Pickett Pickett's Unperspicacious Pig War

NH Civil War Gal

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The American settlers sought protection from the commander of the Department of Oregon, Brigadier General William S. Harney. The hotheaded Tennessean dispatched 34-year-old Captain George E. Pickett with Co. D, Ninth Infantry from Fort Bellingham to set up camp on the island. On July 27, 1859, Pickett arrived at Griffin Bay with 64 men. While it’s unlikely, some have claimed that Harney and Pickett were collaborating to start a war against Great Britain. Regardless if there was a greater motive intended, Pickett became embroiled in a dispute that could have changed the course of history, just like his charge at Gettysburg in the summer of 1863.

Sir James Douglas countered Harney’s impetuous move with an equally heedless act. He sent the 31-gun steam frigate, HMS Tribune, under the command of 33-year-old Captain Geoffrey P. Hornby, to oppose any attempt the Americans made to land more troops or to construct fortifications. The governor general’s superior, the Commander-in-Chief of the Pacific Station, Rear Admiral Robert Lambert Baynes, was away, leaving Douglas to do as he wished with the British forces in the Pacific Northwest.

Harney.jpg

General William S. Harney. (Library of Congress) A number of the American officers involved in the Pig War—Winfield Scott, William S. Harney, Silas Casey, George E. Pickett, Lewis C. Hunt, Alfred Pleasonton, and James W. Forsyth—would serve as generals during the American Civil War.

Hornby arrived two days after Pickett established his camp. The Royal Navy captain was surprised to find that Pickett ill-advisedly failed to fortify or entrench his camp. The Tribune’s guns could have easily decimated the vulnerable Americans. Pickett’s poor judgment reinforced the common assertion shared by some historians that he was never much of a soldier....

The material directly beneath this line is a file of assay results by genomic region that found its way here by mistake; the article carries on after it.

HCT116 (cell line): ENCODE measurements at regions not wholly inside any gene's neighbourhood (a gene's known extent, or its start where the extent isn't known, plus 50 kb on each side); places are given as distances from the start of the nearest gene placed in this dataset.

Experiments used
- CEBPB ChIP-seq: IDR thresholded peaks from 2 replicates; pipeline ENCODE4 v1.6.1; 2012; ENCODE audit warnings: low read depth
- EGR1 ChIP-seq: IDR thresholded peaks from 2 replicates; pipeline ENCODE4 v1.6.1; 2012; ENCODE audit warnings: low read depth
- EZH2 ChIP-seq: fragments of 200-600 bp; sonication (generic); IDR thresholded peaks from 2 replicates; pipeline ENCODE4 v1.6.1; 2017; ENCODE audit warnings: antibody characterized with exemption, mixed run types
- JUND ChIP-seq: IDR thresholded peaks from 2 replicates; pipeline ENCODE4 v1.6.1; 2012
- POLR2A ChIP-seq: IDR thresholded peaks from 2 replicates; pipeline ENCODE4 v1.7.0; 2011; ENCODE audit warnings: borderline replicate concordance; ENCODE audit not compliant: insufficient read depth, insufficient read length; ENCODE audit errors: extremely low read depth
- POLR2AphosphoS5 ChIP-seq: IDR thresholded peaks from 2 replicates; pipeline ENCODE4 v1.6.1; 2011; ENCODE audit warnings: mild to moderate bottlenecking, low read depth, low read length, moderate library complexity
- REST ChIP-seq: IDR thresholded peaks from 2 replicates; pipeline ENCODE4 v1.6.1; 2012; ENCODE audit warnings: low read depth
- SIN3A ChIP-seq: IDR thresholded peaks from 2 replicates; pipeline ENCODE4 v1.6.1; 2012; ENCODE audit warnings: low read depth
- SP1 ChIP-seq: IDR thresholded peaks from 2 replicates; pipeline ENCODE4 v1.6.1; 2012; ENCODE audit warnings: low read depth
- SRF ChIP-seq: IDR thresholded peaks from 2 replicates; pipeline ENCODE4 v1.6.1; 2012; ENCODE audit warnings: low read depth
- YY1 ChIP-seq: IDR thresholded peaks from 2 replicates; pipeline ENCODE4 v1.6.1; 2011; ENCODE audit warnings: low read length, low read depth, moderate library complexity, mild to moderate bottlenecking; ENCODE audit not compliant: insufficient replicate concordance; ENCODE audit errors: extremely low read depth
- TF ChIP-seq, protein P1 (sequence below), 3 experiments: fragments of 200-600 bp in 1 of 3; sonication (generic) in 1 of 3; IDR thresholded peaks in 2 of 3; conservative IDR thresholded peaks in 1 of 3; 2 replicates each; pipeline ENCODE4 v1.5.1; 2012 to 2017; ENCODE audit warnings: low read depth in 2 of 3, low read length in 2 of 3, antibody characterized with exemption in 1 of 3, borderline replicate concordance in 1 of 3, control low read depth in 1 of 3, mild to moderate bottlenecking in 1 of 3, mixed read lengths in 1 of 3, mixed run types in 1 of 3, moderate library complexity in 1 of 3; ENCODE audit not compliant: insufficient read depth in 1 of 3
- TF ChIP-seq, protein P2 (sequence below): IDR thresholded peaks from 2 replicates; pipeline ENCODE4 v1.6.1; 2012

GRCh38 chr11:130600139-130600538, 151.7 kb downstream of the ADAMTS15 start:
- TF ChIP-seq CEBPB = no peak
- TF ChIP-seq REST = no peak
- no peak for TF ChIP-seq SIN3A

NH Civil War Gal

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I don't know. I only very vaguely knew about this "pig war" and was real interested to see it come up today on Emerging Civil War. I hadn't realized what major CW players were involved in it. It certainly makes for some interesting "What If" questions!
 

Waterloo50

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I don't know. I only very vaguely knew about this "pig war" and was real interested to see it come up today on Emerging Civil War. I hadn't realized what major CW players were involved in it. It certainly makes for some interesting "What If" questions!
Odd isn’t it, two great nations on the brink of war over a pig and a few potatoes, having said that wars have been fought over the simplest of things eg ‘tensions finally boiled over in October 1925, when a Greek soldier was shot after allegedly crossing the border into Bulgaria while chasing after his runaway dog’, this little episode resulted in the Greeks invading Bulgaria, it took negotiations from the League of Nations to put an end to that war.
A situation that involves three warships, 84 guns and over 2,600 men could have had serious consequence, trust Pickett to be involved, poor old Pickett, history hasn’t really been kind to him, he’s associated with the rather ridiculous Pig War and his name will be forever associated with that infamous charge.
 

Carronade

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….Pickett ill-advisedly failed to fortify or entrench his camp. The Tribune’s guns could have easily decimated the vulnerable Americans. Pickett’s poor judgment reinforced the common assertion shared by some historians that he was never much of a soldier....

The logical conclusion is that Pickett was not preparing for, intending to start, or under orders to provoke hostilities. His assignment was simply to provide a presence to prevent British police? soldiers? from arresting or harassing Americans. Building fortifications was unnecessary, possible provocative, and unlikely to be of much value against the firepower of the Royal Navy if hostilities did develop.
 

Waterloo50

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The logical conclusion is that Pickett was not preparing for, intending to start, or under orders to provoke hostilities. His assignment was simply to provide a presence to prevent British police? soldiers? from arresting or harassing Americans. Building fortifications was unnecessary, possible provocative, and unlikely to be of much value against the firepower of the Royal Navy if hostilities did develop.
As it was, the only casualty was a pig. 🐷
 

John Hartwell

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It didn't take much to start a war in the 19th century. In 1838, French pastry chef Remontel's bakery was sacked during a riot in Mexico City. When the Mexican government refused to compensate him its 1000 peso value, he complained to Paris. The result was the "Pastry War" of 1838-9 (aka the First Franco-Mexican War). Ports blockaded, Veracruz bombarded ... finally cost Mexico 600,000 pesos for reparations (of which Chef Remontel got a super-inflated 60,000!).

Don't mess with French pastry!

PS: this is the war in which Santa Anna lost his leg (grape shot from the French navy).
 
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